Result 2: Changes in the cell cycle and signalling pathways on treatment. Treatment with Aza and AZA+RA resulted in accumulation of cells in the G2 phase of the cell cycle in D19, D20 and D34 (Figure 6). There was little effect on D38. Mirroring this, p16 (cdkn2A) expression also increased in D19 and D34, with little effect on D20 and D38. There was no consistent effect on p21 (cdkn1A) other than in D38, which is the only one of the immortal cultures to retain p53 expression (Figure 7).
Result 3: Retinoid signalling pathways. We also identified changes in other components of the RA signalling pathways, in particular the loss of expression of CRBP1 in these cultures (Figure 7A). Treatment with Aza and Aza+RA resulted in increased expression in D34 and D20, with little effect in D19 and D38 (Figure 7B). The mechanism of this is unclear as the promoter did not show CpG island methylation in any case.
Objective 4: Assessing effects in tissue engineered oral mucosa
All four of the immortal OPML cultures were used to generate tissue engineered oral mucosa using de-epithelialized donor dermis (DED). The expression of RARβ increased in tissue engineered oral mucosal models on treatment with RA and Aza-C + RA (Figure 8). It was clear that the addition of Aza resulted in some toxicity as the models were much more fragile. It was difficult to assess the extent of terminal differentiation in these models.
Objective 5: Assessing RARβ2 expression in a cohort of oral precancer patient tissues.
Two cohorts of patient samples (used with ethical approval) were analysed by immunohistochemistry: one whose samples directly matched the cell cultures used in the main part of the project and a separate, unrelated cohort of oral premalignant lesions. Sections were stained for both RARβ and CRBP1. The staining on the sections was analysed in a semi-automated manner using Image J.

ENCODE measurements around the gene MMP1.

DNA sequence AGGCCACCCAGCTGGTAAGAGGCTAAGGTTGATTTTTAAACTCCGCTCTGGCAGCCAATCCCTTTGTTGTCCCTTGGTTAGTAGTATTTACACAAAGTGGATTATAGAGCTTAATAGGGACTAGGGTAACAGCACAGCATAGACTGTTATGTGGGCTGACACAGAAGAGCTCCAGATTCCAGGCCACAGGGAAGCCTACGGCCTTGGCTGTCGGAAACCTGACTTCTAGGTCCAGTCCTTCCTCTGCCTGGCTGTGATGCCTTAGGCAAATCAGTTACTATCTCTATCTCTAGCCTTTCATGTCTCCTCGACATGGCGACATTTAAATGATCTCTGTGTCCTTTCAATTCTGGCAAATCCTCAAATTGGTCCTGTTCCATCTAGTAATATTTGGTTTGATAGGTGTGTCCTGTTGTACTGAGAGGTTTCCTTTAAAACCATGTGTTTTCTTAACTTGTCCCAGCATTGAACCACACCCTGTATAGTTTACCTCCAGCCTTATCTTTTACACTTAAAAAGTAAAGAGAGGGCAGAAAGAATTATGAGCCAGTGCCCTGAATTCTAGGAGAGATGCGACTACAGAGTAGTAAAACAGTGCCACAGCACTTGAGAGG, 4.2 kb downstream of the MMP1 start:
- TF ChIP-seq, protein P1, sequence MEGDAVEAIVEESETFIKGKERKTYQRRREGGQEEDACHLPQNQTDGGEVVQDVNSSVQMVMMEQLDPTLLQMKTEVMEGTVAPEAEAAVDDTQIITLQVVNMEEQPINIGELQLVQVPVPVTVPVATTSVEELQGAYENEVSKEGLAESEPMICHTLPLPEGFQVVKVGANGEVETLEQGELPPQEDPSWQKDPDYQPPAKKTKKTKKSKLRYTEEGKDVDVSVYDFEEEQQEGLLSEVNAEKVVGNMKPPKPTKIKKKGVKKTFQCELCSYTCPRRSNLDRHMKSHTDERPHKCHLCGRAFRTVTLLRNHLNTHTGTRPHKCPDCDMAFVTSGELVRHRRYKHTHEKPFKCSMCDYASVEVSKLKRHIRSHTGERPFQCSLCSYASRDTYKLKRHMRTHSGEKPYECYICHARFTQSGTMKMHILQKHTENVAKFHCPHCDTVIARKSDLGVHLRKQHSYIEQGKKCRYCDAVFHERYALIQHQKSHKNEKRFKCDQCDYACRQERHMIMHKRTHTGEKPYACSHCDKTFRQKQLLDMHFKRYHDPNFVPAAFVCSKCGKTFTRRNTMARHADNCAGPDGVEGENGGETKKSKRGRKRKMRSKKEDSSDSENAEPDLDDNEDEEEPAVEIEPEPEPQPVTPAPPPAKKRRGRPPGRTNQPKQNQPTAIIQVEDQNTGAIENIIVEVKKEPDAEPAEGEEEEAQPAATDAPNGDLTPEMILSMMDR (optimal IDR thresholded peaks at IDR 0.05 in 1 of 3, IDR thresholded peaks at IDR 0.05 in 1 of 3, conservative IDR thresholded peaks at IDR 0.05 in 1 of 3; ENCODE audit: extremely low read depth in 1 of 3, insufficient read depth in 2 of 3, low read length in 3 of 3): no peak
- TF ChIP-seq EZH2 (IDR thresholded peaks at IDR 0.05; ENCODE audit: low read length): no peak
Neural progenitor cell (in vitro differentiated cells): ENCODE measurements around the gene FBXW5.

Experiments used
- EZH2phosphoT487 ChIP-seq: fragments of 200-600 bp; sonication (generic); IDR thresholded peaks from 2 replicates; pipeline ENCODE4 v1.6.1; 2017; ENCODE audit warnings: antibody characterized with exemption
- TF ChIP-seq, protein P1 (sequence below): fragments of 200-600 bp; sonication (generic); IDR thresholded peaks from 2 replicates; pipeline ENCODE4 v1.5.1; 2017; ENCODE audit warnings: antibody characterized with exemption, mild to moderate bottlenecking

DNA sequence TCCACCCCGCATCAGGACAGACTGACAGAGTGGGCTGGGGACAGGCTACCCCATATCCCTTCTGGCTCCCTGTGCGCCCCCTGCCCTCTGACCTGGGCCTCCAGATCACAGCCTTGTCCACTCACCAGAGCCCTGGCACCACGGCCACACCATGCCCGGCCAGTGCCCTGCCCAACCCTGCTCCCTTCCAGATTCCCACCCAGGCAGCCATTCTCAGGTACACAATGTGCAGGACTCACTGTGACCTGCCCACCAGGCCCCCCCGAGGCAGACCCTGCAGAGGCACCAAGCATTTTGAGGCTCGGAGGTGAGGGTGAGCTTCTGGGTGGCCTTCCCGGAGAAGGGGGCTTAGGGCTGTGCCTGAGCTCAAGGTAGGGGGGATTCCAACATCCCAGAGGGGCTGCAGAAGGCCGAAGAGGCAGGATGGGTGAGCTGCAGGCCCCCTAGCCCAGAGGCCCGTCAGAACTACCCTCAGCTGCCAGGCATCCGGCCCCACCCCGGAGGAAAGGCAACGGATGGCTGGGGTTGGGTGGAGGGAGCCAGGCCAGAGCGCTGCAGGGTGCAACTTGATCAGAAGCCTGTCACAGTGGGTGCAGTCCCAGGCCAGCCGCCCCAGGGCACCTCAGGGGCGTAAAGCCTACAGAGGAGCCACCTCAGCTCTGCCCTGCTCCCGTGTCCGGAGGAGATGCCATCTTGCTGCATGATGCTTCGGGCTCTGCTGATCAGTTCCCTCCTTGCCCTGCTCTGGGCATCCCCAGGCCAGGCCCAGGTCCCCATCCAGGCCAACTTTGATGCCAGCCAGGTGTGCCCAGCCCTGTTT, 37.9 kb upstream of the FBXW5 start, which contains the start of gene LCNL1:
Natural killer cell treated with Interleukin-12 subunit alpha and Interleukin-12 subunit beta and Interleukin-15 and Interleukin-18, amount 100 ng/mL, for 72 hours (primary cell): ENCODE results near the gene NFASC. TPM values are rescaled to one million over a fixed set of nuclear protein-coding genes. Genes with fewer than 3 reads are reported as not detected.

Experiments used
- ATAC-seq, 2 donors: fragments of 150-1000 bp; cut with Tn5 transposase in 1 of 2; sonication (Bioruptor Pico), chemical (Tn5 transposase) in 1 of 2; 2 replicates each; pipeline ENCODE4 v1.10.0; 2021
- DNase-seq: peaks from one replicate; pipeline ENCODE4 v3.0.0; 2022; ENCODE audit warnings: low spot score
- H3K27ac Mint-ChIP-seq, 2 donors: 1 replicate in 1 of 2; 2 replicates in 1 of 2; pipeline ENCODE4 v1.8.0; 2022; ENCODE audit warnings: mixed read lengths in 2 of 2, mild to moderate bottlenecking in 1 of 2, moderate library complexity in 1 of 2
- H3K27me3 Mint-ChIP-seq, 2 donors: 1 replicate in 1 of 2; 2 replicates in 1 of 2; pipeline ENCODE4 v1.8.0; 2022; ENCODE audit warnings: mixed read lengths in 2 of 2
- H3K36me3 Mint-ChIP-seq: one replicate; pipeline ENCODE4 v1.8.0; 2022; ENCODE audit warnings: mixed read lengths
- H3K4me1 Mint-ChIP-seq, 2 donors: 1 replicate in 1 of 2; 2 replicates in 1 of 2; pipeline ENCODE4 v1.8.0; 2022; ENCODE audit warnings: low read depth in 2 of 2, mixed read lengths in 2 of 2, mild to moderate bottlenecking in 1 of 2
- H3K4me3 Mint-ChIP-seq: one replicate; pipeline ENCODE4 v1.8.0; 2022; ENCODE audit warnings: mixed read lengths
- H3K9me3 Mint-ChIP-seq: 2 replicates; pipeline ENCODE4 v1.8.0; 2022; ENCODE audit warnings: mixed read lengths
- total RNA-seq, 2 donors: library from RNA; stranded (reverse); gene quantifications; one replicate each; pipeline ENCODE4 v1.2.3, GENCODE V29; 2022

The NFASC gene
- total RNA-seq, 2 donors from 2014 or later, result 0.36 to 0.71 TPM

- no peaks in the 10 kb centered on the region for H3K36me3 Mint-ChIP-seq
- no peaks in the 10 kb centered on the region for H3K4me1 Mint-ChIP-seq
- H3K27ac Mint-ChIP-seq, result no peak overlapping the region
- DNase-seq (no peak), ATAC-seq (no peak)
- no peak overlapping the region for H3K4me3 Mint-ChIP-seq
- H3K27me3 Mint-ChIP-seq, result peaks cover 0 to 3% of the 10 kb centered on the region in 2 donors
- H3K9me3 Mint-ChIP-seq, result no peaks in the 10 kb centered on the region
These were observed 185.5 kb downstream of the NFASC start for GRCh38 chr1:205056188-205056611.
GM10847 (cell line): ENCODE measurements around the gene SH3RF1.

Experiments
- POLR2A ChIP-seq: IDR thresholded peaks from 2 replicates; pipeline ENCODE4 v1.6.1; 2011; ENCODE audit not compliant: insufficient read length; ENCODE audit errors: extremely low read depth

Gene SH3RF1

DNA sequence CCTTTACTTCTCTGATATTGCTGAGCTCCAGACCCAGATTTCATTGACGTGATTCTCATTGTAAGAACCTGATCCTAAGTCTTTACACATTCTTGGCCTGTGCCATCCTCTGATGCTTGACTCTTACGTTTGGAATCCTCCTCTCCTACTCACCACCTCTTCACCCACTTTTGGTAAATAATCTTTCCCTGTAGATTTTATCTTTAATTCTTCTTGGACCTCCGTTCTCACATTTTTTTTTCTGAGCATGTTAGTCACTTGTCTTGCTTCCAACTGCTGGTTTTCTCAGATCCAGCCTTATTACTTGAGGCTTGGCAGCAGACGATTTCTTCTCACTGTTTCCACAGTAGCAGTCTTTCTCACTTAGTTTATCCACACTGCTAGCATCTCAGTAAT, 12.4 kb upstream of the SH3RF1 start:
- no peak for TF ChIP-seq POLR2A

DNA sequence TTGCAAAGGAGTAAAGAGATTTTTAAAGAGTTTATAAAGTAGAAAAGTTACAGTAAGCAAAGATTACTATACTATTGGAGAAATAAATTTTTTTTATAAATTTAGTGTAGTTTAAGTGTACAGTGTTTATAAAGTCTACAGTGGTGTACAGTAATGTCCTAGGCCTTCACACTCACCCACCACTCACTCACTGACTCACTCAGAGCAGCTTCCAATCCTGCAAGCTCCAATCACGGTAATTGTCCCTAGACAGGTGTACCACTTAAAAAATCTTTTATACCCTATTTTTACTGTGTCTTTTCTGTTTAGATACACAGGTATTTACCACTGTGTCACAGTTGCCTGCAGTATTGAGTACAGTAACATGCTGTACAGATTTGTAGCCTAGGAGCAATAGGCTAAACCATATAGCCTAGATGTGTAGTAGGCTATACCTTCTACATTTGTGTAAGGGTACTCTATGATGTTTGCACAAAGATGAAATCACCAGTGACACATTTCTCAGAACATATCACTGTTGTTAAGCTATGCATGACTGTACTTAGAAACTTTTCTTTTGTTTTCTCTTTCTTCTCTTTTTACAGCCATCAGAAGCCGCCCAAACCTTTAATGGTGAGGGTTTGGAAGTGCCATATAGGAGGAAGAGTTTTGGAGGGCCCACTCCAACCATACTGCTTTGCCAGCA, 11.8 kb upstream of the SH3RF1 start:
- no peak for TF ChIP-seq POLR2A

Results 1. Samples matched to cell cultures (Figure 1B). The proportion of cells expressing RARB was significantly lower in the tissues which gave rise to immortal cell cultures. This indicates that the loss of RARB is not merely an in-vitro phenomenon and that is may be possible to use it as a biomarker for selection of patients for retinoid therapy. Expression of CRBP1 in this cohort was however inconsistent (data not shown)
Results 2. Clinical Cohort. Expression of RARB in the extended clinical cohort showed heterogeneity in the expression of RARB2 (Figure 9). The % of cells expressing RARB2 was variable and not directly related to the grade of epithelial dysplasia.
• RARβ2 is down-regulated in most immortal oral precancer cells and this is due to methylation of CpG islands in the promoter. Mortal oral precancer cells retain RARβ2 expression. This pattern also seen in the original tissues
• RARβ2 is expressed following administration of Aza-C to a variable extent: fully in 2/4 cell lines tested, variably in one, and not at all in another. In cells which re-express RARB2, treatment with retinoic Acid and 5’Aza-C in combination induces G2M arrest and senescence
• The response to treatment is related to the ability to re-express RARβ2, cRBP1 and p16 in iOPML cells. Assessment of all of these factors would be needed in patient samples to predict the response to therapy with retinoid and demethylation agents.
The work presented will inform any future trials of retinoids in OMPLs. This will be of relevance to researchers and clinicians in this area, along with their patients. It is clear that the molecular heterogeneity of these lesions will make it difficult to identify clear parameters which may allow for prediction of success of treatment of these lesions with such agents. It is not as simple as identifying lesion which express RARB – the methylation status of both RARB and p16 needs to be taken into account, and also the expression of CRBP1 in order to predict effect on the indication of senescence.
Dr Keith Hunter: Reader in Oral and Maxillofacial Pathology
February 2016